My humble 2 paisa.

Cheers.
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Old 23rd December 2011, 17:08   #64
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Default Re: DSG Mechatronics Failures: Are we driving them wrongly?

I doubt if this is an Indian phenomenon, or something to do with our driving styles. In many international forums, the failure is attributed to the system’s lack of ability to adapt to warmer climatic conditions.

Here is one such feedback from Singapore: http://www.mycarforum.com/blog/myaut...t-out-for-him/
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Old 23rd December 2011, 17:12   #65
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Default Re: DSG Mechatronics Failures: Are we driving them wrongly?

Quote:
Originally Posted by Swanand Inamdar View Post
So, all in all Mechatronics have a high chance of failures. Skoda's DSG at that. Why? Because Skoda sells more cars in India, than VW or Audi. Hence, the fact that Skoda DSG's fail.
Exactly!!

Quote:
My question is- If we are driving the DSG's wrong, then whats the proper way to drive it? Am I supposed to shift to N at complete halts, or let the DSG do its thing, while I just press the brake?
You drive the DSG like any other automatic. There is no special way to drive a car with a DSG gearbox so its not us who are doing something wrong here.
Since this is an auto box, most people would let the car be in D and halt with their foot on the brake. Absolutely nothing wrong with the technique, as there is nothing wrong with you popping the lever to N at every halt. Drive the way you feel comfortable.

Quote:
Originally Posted by anandpadhye View Post
I second that.
It's a durability issue rather than a design one.
Nope its a design issue.

Please note the only thing that fails is the Mechatronic and not the gearbox. The unit is changed on the same gearbox and all is hunky dory. Its an external box that feeds info to the gearbox on the changing pattern. A Dsg equipped car is a pleasure to drive, till it works. Gearshifts are extremely smooth and fast, faster than a manual and they adapt to the driving style of the person.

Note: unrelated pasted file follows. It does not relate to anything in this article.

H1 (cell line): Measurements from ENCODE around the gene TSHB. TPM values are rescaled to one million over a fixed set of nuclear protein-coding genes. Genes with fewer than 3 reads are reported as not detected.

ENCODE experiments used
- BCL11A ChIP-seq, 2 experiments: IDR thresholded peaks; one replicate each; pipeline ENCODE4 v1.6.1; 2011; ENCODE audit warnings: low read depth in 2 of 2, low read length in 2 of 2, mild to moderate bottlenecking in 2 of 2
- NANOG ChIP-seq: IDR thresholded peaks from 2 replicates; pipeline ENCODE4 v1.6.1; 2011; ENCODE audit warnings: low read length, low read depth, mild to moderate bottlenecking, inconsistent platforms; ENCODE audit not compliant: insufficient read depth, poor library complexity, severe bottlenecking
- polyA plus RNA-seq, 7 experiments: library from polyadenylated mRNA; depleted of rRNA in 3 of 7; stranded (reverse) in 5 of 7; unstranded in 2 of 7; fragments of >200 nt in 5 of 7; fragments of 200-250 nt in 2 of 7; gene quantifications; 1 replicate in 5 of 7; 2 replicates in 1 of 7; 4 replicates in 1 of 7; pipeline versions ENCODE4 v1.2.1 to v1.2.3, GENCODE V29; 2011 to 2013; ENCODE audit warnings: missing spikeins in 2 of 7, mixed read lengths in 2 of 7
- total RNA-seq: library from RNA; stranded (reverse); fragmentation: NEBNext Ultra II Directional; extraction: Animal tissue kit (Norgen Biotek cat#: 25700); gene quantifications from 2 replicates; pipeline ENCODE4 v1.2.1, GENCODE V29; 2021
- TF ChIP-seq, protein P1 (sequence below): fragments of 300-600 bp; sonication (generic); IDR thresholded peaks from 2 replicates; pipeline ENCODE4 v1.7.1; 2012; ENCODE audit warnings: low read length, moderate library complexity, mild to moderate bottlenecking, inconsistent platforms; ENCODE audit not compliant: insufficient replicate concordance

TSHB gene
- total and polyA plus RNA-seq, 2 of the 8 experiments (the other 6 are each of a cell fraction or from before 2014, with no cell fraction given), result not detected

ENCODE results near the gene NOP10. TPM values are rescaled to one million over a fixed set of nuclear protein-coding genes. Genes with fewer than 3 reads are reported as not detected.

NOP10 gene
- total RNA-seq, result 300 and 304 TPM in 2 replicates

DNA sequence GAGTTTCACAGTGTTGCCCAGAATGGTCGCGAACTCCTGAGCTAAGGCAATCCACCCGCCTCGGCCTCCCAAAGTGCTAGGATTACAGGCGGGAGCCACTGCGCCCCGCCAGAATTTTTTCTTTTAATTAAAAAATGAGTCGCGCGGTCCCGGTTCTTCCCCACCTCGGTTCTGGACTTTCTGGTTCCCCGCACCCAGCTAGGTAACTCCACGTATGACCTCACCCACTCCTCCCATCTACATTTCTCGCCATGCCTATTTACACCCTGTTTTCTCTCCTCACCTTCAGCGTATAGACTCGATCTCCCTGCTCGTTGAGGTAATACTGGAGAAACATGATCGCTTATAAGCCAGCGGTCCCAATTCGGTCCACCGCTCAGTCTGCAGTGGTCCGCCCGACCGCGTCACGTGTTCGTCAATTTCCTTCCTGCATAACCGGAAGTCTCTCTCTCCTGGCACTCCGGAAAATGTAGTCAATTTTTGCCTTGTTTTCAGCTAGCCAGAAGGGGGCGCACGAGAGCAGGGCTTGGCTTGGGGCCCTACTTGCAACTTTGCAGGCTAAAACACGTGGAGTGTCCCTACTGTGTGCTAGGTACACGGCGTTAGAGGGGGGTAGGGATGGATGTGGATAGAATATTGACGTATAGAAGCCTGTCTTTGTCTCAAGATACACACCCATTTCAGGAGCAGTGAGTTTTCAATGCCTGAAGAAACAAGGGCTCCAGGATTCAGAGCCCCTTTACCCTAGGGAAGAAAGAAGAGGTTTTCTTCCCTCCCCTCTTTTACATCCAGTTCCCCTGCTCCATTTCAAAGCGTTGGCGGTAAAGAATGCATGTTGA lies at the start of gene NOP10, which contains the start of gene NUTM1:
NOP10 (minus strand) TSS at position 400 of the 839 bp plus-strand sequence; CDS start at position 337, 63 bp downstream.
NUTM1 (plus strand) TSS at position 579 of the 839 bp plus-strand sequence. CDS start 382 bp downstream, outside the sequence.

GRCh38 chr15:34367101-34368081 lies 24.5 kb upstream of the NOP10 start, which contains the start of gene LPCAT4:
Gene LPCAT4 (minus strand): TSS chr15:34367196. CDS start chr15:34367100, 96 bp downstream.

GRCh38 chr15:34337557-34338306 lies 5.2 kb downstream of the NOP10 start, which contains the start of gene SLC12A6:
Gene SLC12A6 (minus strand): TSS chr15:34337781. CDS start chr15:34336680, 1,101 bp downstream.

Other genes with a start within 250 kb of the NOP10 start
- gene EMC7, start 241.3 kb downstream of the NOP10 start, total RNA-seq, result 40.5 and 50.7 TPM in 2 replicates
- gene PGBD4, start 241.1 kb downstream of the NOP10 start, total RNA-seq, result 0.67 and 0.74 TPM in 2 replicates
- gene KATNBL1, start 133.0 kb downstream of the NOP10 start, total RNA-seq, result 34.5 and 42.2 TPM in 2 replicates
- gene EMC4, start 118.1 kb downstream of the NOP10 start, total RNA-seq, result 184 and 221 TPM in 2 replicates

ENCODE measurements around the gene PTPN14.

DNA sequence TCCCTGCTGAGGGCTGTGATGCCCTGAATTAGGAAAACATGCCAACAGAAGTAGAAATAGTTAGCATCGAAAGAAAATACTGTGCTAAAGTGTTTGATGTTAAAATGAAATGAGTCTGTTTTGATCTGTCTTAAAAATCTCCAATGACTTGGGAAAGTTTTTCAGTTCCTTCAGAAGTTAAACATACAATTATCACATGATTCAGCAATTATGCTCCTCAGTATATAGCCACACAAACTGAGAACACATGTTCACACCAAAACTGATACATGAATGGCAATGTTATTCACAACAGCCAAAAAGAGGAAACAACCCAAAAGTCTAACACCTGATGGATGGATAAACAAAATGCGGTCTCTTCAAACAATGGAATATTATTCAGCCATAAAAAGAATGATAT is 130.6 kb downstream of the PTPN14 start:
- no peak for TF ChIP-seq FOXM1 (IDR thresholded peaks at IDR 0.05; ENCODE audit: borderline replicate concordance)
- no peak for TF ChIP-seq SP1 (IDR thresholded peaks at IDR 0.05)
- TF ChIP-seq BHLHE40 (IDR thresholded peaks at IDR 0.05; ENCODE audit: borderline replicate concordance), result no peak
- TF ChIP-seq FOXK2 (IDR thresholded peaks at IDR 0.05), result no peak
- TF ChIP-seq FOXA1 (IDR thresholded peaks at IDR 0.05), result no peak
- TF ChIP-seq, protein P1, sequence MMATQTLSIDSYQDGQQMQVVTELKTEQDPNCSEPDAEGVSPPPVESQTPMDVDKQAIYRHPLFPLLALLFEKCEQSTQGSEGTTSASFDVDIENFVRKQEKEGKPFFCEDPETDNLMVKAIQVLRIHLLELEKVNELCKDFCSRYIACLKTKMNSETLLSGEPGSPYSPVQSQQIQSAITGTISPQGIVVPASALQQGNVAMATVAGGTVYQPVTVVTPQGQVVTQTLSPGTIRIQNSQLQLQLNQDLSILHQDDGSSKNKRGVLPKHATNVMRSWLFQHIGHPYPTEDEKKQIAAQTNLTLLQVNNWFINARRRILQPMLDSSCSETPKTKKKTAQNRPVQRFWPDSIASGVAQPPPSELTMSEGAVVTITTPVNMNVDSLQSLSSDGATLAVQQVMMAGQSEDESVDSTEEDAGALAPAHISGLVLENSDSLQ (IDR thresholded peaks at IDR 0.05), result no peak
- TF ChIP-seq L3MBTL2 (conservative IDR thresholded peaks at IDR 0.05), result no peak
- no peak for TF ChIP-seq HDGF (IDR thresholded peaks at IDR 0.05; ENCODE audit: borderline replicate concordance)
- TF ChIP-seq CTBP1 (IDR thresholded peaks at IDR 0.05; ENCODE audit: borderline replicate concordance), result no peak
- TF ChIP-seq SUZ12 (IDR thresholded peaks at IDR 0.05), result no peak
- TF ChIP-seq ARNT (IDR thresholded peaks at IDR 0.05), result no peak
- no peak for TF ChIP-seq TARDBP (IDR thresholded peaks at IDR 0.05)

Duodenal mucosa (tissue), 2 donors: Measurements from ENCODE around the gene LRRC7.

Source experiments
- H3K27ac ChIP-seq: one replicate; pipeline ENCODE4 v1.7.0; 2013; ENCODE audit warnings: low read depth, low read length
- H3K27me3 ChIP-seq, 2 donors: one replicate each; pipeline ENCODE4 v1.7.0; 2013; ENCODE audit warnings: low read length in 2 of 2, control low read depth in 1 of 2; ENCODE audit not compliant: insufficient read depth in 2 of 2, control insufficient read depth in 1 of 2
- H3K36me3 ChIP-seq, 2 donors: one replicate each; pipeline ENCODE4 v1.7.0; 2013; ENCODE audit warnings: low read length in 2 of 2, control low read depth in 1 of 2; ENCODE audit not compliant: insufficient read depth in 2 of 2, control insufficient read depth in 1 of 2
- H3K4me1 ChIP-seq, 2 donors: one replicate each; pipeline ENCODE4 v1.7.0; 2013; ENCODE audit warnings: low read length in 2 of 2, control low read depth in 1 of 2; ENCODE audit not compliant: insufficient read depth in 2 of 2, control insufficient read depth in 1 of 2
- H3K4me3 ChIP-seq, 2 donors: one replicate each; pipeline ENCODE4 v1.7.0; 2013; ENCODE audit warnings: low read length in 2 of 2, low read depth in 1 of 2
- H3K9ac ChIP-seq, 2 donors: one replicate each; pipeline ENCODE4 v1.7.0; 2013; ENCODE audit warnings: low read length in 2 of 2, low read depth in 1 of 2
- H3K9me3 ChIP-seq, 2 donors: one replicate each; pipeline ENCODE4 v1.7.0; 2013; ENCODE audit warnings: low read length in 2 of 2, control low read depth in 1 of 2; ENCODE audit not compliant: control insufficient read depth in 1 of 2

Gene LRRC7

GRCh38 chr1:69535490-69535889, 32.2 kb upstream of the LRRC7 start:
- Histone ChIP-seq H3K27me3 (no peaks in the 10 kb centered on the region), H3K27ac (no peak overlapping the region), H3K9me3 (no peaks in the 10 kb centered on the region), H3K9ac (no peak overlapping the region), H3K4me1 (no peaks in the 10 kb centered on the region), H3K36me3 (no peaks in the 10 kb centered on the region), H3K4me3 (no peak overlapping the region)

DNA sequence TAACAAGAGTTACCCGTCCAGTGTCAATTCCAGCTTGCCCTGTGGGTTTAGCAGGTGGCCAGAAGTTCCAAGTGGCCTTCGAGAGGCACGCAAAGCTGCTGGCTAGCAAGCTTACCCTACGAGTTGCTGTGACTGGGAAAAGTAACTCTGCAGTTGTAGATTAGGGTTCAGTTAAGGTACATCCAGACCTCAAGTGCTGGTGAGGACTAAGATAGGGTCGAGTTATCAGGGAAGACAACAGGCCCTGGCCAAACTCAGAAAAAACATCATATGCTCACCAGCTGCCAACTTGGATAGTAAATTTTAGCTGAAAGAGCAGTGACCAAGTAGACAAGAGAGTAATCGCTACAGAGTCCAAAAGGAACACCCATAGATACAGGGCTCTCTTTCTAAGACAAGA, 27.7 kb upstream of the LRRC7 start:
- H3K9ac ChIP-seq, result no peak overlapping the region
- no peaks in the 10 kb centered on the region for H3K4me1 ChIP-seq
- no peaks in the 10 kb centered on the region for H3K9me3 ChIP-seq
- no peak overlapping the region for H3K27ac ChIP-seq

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Old 23rd December 2011, 17:24   #66
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Default Re: DSG Mechatronics Failures: Are we driving them wrongly?

Quote:
Originally Posted by V-16 View Post
Please note the only thing that fails is the Mechatronic and not the gearbox. The unit is changed on the same gearbox and all is hunky dory. Its an external box that feeds info to the gearbox on the changing pattern.
Cool. So the mechanicals are OK?
So what's the expected life of the 2 clutch plates in there?
And can they be replaced when time comes?
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Old 23rd December 2011, 18:49   #67
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Default Re: DSG Mechatronics Failures: Are we driving them wrongly?

Quote:
Originally Posted by anandpadhye View Post
... Skoda is not claiming that one has to care about it. They are not saying that driving conditions or driving styles are the culprit.